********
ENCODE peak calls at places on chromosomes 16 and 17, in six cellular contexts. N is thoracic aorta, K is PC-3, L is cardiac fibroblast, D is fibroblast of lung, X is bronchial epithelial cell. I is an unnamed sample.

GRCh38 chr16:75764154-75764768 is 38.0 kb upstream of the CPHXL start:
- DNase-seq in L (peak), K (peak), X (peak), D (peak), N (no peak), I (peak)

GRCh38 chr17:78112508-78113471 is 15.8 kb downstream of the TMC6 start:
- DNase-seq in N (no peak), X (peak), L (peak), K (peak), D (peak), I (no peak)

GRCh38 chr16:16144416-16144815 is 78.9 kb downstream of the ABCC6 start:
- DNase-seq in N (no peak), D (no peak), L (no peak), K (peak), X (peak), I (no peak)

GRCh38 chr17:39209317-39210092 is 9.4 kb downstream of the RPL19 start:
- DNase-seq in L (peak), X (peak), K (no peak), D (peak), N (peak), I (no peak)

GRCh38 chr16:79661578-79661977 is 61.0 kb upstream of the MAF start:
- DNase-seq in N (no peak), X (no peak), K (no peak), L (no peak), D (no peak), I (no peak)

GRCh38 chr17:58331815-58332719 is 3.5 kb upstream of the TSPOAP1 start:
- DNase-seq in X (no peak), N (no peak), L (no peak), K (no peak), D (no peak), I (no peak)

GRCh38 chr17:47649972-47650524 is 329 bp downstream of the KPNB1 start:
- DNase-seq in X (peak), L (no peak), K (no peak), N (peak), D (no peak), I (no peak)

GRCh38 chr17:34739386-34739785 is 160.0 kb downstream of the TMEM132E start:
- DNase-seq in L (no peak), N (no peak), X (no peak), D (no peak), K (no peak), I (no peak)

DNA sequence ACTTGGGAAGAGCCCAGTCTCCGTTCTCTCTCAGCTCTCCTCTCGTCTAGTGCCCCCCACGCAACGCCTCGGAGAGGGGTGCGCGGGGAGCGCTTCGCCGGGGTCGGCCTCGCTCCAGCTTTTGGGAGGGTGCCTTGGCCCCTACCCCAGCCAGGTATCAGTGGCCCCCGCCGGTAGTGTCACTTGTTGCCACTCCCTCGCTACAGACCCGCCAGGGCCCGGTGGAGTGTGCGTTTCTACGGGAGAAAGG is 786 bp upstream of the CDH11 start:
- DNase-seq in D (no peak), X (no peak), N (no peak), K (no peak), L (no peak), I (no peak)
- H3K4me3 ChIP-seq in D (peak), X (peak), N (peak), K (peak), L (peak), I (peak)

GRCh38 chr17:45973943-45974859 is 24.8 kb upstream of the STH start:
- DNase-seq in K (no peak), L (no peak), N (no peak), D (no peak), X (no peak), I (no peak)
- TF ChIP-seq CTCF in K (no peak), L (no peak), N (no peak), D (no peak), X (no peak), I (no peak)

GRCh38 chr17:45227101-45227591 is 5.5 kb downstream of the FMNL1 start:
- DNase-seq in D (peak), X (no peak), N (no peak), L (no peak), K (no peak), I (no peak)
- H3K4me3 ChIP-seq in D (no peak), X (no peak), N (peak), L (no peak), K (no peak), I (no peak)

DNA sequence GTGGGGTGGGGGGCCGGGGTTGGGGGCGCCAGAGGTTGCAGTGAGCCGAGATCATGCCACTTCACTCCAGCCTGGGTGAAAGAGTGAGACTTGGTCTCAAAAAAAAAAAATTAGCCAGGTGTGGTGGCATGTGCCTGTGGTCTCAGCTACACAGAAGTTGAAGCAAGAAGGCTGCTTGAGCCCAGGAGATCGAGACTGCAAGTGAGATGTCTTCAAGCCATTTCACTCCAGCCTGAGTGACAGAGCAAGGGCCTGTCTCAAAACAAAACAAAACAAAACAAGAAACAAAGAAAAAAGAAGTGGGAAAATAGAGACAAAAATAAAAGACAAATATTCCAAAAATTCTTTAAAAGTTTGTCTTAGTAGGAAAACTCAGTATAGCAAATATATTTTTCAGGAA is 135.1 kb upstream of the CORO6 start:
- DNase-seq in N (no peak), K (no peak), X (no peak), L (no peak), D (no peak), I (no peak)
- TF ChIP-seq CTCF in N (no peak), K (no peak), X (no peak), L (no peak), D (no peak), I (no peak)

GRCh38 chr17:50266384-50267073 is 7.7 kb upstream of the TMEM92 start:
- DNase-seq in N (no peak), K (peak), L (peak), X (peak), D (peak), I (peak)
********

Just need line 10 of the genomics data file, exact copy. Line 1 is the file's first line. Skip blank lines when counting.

GRCh38 chr16:79661578-79661977 is 61.0 kb upstream of the MAF start: